NOTE: This review contains spoilers for Book 1 of the Love in Rhythm & Blues series which you can purchase here

This author’s writing usually keeps me up all night, so before I start, I make sure I’ve had enough sleep, water, and a porta-potty nearby. Each one of the stories this author writes entrenches readers with so many emotions; it isn’t unusual for her readers to take a few days to recover.

In book one, readers met Wynter and Ragee, Mike, Myisha, Heather, his Grandmother, and the other cast of characters who made this story a full-fledged drama-filled love story for the ages. And then there was the Ezra sighting for all of Love’s band of book baes. The story opened with a recap about why Ragee was so mixed up about his heart and the ability to love a woman without feeling used by her. Readers got a reminder about his Aunts complicity in his beliefs about his sexuality.  You may recall that Ragee’s manager Mike finagled Wynter into a fake relationship with Ragee to quell some rumors. She went along with the ruse to have the money to pay for her Uncle Donovan’s lawyers and to get him out of his predicament.

Then there was the disconnection between Ragee and Wynter caused by Myisha’s act of betrayal to get rid of Wynter once and for all so that her life with Ragee could return to normal. Now. The part of the story caused me to question whether Myisha wanted to be Ragee’s kissing cousin. It was noticeable. Myisha embodied a much too happy demeanor when Wynter left Ragee’s home after seeing his old girlfriend Heather half naked. Myisha needed to feel some hands for her act of jealousy and cousin lust. Other’s might look at her actions differently, but this reviewer saw what she saw, and is sticking to her opinion.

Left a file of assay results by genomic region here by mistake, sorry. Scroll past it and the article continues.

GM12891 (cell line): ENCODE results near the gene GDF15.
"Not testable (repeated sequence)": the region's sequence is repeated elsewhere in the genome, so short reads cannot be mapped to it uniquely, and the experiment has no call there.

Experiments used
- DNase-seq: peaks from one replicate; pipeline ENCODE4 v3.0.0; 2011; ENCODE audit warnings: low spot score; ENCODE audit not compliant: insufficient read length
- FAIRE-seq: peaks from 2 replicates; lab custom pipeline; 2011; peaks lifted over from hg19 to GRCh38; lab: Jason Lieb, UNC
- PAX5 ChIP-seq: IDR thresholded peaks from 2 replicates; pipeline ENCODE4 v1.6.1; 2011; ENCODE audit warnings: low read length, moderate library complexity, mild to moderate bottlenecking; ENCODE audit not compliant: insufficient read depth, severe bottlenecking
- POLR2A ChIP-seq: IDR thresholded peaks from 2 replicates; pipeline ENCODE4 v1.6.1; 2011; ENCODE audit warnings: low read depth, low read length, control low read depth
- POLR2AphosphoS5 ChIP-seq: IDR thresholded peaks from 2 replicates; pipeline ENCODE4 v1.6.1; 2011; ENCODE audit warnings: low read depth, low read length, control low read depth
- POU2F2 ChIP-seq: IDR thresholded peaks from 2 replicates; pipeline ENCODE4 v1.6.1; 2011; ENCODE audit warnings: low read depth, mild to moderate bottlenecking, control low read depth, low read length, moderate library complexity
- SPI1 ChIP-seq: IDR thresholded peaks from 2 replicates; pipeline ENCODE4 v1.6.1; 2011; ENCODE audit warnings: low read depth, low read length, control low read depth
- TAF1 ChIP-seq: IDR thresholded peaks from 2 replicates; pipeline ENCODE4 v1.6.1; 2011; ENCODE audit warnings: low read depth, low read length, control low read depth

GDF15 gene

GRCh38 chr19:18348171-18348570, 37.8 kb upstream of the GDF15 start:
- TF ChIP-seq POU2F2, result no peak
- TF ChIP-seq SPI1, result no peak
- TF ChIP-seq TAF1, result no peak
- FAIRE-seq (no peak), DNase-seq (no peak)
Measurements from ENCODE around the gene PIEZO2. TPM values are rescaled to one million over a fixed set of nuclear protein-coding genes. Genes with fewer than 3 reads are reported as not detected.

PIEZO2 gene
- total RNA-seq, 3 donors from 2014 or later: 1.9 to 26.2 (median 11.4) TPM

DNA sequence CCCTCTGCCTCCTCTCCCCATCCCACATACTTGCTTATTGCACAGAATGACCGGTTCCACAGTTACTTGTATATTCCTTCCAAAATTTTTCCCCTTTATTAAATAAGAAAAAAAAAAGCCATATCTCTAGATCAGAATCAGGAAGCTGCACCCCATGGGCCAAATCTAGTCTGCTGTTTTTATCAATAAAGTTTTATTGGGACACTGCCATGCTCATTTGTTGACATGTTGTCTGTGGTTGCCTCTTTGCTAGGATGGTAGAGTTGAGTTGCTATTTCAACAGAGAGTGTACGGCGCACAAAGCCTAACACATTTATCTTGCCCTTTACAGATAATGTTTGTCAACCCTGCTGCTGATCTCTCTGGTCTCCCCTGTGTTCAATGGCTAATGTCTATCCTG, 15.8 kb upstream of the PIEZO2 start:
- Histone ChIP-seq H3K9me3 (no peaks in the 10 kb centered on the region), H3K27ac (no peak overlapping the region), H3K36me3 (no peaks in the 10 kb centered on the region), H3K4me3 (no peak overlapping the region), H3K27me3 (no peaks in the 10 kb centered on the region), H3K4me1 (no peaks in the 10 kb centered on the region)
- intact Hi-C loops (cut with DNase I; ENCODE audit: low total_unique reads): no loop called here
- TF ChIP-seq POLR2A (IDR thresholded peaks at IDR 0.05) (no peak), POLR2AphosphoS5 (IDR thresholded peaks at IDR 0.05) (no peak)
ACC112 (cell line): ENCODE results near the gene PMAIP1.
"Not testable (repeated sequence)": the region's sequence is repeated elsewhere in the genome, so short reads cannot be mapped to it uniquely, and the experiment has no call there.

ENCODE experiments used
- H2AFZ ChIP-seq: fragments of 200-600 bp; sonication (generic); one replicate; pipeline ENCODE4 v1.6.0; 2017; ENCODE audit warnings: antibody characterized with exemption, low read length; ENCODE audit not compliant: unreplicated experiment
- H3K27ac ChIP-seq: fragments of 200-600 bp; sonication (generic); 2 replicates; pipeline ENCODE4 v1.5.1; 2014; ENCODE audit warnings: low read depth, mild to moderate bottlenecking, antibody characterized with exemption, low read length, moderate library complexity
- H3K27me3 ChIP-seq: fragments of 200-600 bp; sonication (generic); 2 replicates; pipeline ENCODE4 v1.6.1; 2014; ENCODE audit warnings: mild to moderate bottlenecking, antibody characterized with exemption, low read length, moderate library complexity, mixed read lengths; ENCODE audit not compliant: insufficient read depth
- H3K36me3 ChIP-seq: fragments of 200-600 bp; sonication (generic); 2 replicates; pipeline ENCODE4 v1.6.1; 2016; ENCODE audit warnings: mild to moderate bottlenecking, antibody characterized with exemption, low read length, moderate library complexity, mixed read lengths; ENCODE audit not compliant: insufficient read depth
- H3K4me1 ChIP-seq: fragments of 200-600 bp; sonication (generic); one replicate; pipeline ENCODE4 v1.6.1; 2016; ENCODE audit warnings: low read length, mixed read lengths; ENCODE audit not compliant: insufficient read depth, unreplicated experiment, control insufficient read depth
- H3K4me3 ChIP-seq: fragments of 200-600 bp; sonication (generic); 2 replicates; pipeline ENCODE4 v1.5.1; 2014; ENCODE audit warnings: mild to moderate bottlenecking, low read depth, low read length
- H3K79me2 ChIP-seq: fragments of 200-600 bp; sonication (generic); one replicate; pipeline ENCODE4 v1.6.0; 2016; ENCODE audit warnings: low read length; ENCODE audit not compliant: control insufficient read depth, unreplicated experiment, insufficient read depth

Young Lord and Kennedi made an appearance in the story. When Ragee sent Wynter away to the writer’s/music camp in Arizona, I had no clue how that would play out. It took a while for the story to grow into all the intricate parts of Ragee’s life and the mix and match messed up family Wynter was burdened. The writing/music camp portion of the story was where past characters graced the storyline. Another singer at the camp tried to engross himself with Wynter, and for a brief moment of angst, I worried about old dude getting in the way.  Before the split, and once Ragee started beating down Wynter’s shield of armor around her heart, they had a truly loving relationship. And once Ragee made the decision, he could no longer live without Wynter in his life; he had to admit the sexual sensations and connections were real. She was no longer his Fake Wife; she became his partner in love and his heart. Their love scenes were on fire hot.

The story embodied a detailed accounting of the relationship between Ragee, Wynter and the backstory with their families. A few questions were left unanswered, but overall, the story was superb. 5- stars.

Review – The Rhyme of Love: Love in Rhythm & Blues Book 2, by Love Belvin

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